Brandon W. Jones’ debut novel, All Woman And Springtime, starts off as a gripping depiction of life in North Korea, but the story gets weaker as soon as the protagonists cross the demilitarized zone. While Jones offers strong writing and rich characterization, his plot is sometimes wearyingly brutal, forcing his protagonists to hit a deep nadir that makes their eventual redemption more unlikely than satisfying.
The story primarily follows two girls—the once-privileged Il-sun and teenager Gyong-ho, a survivor of a forced labor camp—as they become childhood friends growing up in a North Korean orphanage. Jones offers a simultaneously sweet and chilling look at coming of age, as Il-sun explores her sexuality and desire for independence in a country defined by obeisance and self-effacement. His depiction of Gyong-ho is deeply disturbing. Desperately grateful for her second chance to please the Dear Leader Kim Jong-il, she truly believes she lives in the greatest and most prosperous nation in the world, in spite of 12-hour days of menial labor with almost no breaks or food. Minor characters’ insights into the country’s government, military, and underworld are equally compelling, and it’s a shame that they all get left behind after the first of the novel’s four parts.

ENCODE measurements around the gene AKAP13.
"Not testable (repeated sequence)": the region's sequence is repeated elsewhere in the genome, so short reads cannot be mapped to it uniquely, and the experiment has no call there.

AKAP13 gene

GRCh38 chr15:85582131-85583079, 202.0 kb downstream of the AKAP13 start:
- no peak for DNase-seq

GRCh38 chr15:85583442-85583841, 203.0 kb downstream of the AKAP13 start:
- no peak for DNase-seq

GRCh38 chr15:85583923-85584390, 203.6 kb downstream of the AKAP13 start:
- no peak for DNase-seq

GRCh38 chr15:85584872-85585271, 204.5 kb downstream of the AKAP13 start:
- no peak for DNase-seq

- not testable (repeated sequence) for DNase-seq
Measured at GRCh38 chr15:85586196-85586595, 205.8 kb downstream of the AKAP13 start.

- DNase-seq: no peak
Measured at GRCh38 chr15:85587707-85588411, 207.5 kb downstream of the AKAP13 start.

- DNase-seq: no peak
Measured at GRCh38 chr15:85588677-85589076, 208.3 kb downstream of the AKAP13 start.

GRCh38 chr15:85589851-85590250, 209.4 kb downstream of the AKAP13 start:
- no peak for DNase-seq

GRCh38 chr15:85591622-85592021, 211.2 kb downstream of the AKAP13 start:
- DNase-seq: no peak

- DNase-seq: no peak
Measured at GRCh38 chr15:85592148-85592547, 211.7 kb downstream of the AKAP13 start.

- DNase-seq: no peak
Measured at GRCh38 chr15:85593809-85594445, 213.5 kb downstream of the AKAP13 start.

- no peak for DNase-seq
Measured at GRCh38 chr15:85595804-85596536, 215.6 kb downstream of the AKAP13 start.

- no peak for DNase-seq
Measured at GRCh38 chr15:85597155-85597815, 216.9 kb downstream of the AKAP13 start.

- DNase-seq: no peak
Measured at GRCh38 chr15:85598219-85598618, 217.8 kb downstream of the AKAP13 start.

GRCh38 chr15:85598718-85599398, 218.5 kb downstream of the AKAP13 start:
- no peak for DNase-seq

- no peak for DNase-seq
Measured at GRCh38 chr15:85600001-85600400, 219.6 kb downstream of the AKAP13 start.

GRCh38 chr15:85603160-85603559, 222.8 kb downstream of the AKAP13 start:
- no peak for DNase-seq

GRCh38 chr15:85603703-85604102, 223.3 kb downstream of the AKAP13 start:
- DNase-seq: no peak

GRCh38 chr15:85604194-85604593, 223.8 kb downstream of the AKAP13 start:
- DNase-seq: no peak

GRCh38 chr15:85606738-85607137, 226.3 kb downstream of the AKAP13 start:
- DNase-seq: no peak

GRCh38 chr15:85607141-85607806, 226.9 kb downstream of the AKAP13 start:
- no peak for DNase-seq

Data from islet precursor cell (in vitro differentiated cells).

Il-sun’s rebellion goes nowhere good, and the two are forced to leave the country, and wind up sold into the South Korean sex trade. On their first day, a veteran prostitute tells them that what their customers are really looking for is not pleasure, but self-esteem and validation. The male clients are never given any real depth, but the lesson is just part of Jones’ overall theme that almost no one really gets what they want. Even the book’s antagonists are made mildly more sympathetic because they’ve become victimizers, due to their own failed ambitions. While they cling hard, Il-sun’s simple dream of a family and relative comfort and Gyong-ho’s wish to be with Il-sun are eventually shattered. But the protagonists’ separation, first mentally and then physically, brings the book to its weakest point.
It’s a testament to Jones’ skill that he doesn’t fall into any easy clichés like having a sympathetic john or madam rescue the women from their captivity. Instead, all the struggle, accomplishments, and failures rest solely on their inner strength and ability to overcome their fears of death, injury, starvation, and the propaganda they’ve accepted as truth. It adds a needed touch of empowerment to a story that could easily have been purely exploitative.